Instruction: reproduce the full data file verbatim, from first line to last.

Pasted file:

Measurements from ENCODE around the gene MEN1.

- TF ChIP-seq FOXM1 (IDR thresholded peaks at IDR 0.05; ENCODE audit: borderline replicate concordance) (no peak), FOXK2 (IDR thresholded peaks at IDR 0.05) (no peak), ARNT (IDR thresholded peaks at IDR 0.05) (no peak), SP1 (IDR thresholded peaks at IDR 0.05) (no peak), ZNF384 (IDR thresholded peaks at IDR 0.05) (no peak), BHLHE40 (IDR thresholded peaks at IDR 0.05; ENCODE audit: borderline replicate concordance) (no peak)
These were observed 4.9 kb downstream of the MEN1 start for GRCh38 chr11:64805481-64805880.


Measurements from ENCODE around the gene MEN1.

- TF ChIP-seq FOXM1 (IDR thresholded peaks at IDR 0.05; ENCODE audit: borderline replicate concordance) (no peak), FOXK2 (IDR thresholded peaks at IDR 0.05) (no peak), ARNT (IDR thresholded peaks at IDR 0.05) (no peak), SP1 (IDR thresholded peaks at IDR 0.05) (no peak), ZNF384 (IDR thresholded peaks at IDR 0.05) (no peak), BHLHE40 (IDR thresholded peaks at IDR 0.05; ENCODE audit: borderline replicate concordance) (no peak)
These were observed 4.9 kb downstream of the MEN1 start for GRCh38 chr11:64805481-64805880.